Civil Peace Questions and Answers
by Chinua Achebe

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What is the main conflict of Chinua Achebe's short story "Civil Peace"?

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Gretchen Mussey eNotes educator | Certified Educator

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The main conflict concerns the band of thieves attempting to steal money from Jonathan Iwegbu in the middle of the night. Following the Nigerian Civil War, Jonathan Iwegbu is fortunate to have a healthy family, his bicycle, and his home intact. After moving back to his home, he opens a bar and begins serving the ex-soldiers. One day, Jonathan exchanges his "rebel money" and is given twenty pounds ex gratia. That night, Jonathan and his family are sound asleep when they hear loud pounding on their door—there is a band of armed thieves outside of their home.

They initially demand that Jonathan give them one hundred pounds as they shoot their automatic rifles in the sky. They threaten to break into Jonathan's home and shoot his family if he does not give them the money. Fortunately, the thieves accept Jonathan's twenty pounds ex gratia, which he was given earlier that day. The following day, Jonathan's neighbors lament about the thieves stealing their money. However, Jonathan reveals his positive mind state by saying,

"What is egg-rasher? Did I depend on it last week? Or is it greater than other things that went with the war? I say, let egg-rasher perish in the flames! Let it go where everything else has gone. Nothing puzzles God." (4)

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dymatsuoka eNotes educator | Certified Educator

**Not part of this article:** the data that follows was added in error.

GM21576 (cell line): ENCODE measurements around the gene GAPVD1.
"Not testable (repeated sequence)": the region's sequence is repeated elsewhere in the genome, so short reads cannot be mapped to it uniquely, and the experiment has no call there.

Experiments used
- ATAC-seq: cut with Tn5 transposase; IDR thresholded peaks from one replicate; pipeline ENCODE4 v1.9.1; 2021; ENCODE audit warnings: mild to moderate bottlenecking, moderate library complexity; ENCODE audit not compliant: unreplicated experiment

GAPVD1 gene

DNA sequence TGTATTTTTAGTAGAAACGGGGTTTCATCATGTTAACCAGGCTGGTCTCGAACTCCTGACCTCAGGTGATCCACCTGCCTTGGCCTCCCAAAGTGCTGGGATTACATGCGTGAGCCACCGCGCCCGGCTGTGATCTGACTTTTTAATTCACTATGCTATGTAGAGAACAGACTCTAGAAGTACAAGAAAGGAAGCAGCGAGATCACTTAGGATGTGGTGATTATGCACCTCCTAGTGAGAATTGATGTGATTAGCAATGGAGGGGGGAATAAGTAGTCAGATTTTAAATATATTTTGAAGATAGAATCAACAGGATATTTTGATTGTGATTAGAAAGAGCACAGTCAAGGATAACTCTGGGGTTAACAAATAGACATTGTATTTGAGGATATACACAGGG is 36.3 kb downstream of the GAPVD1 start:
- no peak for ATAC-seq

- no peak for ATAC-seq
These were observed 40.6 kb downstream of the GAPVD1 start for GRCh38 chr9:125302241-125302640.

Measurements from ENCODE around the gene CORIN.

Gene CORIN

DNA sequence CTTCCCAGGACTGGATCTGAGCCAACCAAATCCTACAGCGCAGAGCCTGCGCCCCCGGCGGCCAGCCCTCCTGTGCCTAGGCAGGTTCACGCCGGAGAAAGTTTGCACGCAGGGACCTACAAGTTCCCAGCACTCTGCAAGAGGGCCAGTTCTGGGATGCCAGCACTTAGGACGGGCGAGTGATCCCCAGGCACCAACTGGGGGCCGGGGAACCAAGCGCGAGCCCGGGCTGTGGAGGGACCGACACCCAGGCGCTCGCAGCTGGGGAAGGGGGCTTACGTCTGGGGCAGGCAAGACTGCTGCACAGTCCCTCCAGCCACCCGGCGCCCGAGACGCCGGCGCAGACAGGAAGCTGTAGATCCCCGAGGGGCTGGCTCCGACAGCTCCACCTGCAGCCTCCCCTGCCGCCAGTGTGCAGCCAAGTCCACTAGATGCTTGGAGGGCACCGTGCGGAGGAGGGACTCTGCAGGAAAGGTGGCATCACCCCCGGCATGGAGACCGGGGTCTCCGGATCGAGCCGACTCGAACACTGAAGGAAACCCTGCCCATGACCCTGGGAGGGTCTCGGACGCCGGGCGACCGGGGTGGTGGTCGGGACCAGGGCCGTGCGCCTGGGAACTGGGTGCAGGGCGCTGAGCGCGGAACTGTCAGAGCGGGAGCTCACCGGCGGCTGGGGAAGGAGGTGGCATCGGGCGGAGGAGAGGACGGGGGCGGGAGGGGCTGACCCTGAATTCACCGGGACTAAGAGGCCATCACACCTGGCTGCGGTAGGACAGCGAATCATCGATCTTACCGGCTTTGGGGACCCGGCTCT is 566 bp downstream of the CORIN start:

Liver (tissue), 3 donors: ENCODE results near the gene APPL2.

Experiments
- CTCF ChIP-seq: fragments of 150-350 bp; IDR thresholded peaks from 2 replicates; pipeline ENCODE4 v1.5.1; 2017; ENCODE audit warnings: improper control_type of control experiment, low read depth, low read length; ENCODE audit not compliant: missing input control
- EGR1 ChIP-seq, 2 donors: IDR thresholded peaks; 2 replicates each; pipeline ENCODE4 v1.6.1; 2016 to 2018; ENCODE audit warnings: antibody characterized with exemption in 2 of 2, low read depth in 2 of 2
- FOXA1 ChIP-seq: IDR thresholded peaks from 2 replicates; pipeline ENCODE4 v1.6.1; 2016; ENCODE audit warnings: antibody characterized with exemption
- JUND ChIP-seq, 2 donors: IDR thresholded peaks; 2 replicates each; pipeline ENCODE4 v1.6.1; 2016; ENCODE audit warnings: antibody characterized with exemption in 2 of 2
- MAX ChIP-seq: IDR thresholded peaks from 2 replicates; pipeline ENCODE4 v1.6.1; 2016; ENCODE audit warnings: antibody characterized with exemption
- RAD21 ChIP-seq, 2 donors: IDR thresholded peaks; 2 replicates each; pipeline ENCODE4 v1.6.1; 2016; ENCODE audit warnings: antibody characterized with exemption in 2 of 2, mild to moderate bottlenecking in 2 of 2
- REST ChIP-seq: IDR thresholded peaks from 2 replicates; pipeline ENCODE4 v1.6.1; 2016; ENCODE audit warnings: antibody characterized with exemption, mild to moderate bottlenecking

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In a broad sense, the main situational conflict in "Civil Peace" is the condition of destruction and lawlessness that exists in Nigeria as a result of colonialism and the Nigerian Civil War.  Jonathan Iwegbu faces hardship with hard work and a positive outlook, however.  Although his house has been damaged in the fighting, it is still standing, and Jonathan thankfully has it repaired.  His whole family chips in to rebuild their lives in whatever way they can - Jonathan's children pick mangoes, his wife makes items to sell, and when Jonathan himself is denied his old job in the coal mines, he opens a bar for soliders out of his home.  There is extra help also from the government, which gives each family a cash payment of 20 pounds in exchange for their Biafran currency.  This windfall opens the door for the immediate conflict in the story, which is heralded by the arrival of robbers at Jonathan's house.  The robbers demand Jonathan's money, and he can get help against them neither from his neighbors nor the law.  Jonathan gives them the money, and continues on the next day with his optimism and resolve intact.  He reasons that he has little to complain about since a day earlier he did not have the extra 20 pounds anyway, and he continues to toil away to rebuild a life for himself and his family in the face of whatever adversity may come their way.

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